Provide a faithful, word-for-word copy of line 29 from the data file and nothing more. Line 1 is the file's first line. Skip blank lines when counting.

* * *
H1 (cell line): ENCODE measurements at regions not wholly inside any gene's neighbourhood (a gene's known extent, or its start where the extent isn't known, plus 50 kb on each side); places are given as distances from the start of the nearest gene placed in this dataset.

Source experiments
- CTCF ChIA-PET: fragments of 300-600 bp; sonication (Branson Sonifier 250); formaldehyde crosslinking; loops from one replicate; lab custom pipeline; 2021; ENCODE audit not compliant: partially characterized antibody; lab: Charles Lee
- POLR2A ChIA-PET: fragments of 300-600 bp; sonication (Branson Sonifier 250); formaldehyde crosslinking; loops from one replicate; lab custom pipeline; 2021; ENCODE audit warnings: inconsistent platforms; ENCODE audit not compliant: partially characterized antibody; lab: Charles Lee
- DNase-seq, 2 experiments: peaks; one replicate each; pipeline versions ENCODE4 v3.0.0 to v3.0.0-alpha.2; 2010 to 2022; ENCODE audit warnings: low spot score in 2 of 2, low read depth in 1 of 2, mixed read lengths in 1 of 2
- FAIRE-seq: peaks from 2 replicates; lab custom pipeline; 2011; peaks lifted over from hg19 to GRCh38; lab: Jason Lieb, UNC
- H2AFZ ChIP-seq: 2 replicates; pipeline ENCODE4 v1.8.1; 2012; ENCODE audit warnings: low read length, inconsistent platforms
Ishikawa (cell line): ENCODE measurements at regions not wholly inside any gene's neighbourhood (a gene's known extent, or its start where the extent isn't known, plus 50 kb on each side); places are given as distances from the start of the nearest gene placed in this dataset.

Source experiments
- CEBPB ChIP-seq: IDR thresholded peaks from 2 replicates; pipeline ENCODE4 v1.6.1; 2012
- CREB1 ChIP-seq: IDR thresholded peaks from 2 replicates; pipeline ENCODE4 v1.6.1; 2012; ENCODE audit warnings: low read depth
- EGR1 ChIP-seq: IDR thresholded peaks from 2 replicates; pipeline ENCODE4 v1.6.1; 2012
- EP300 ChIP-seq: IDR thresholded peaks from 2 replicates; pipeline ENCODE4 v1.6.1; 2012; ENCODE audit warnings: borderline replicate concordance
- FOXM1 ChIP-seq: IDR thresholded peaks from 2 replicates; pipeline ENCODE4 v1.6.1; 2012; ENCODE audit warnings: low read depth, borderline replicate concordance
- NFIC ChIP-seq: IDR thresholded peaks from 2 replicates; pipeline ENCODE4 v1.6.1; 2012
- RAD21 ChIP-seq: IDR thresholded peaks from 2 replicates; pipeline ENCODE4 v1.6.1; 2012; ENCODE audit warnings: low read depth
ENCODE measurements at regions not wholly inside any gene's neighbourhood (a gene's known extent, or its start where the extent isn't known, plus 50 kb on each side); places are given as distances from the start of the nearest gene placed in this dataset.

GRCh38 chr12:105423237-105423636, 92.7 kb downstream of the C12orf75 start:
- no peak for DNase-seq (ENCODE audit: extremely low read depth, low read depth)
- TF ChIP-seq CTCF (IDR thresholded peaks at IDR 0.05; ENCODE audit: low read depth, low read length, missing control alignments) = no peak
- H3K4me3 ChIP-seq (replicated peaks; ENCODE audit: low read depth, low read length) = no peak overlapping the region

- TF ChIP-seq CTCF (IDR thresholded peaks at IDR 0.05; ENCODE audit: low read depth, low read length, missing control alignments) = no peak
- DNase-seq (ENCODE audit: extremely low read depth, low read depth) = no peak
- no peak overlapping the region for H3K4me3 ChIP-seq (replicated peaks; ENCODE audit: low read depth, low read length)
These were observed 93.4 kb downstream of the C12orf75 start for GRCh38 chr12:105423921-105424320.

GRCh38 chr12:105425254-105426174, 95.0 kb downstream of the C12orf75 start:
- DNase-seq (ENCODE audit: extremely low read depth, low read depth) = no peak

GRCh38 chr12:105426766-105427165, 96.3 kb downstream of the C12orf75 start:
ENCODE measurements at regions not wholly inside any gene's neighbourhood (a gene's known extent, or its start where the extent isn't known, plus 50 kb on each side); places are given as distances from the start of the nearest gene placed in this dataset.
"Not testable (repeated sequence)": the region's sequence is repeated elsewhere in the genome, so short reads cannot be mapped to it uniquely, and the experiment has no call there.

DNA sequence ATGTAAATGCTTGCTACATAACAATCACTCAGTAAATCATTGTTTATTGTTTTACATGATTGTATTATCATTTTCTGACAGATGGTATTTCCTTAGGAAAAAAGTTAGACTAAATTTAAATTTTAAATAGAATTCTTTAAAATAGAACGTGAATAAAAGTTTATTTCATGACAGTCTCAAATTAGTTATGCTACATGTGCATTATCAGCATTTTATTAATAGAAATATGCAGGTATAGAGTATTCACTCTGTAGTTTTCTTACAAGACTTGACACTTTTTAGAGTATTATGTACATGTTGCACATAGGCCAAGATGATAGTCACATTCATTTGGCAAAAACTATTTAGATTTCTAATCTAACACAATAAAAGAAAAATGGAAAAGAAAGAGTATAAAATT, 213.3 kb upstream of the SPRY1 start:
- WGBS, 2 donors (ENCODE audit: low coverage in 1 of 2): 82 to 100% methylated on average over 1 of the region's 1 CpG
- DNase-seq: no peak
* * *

ENCODE measurements at regions not wholly inside any gene's neighbourhood (a gene's known extent, or its start where the extent isn't known, plus 50 kb on each side); places are given as distances from the start of the nearest gene placed in this dataset.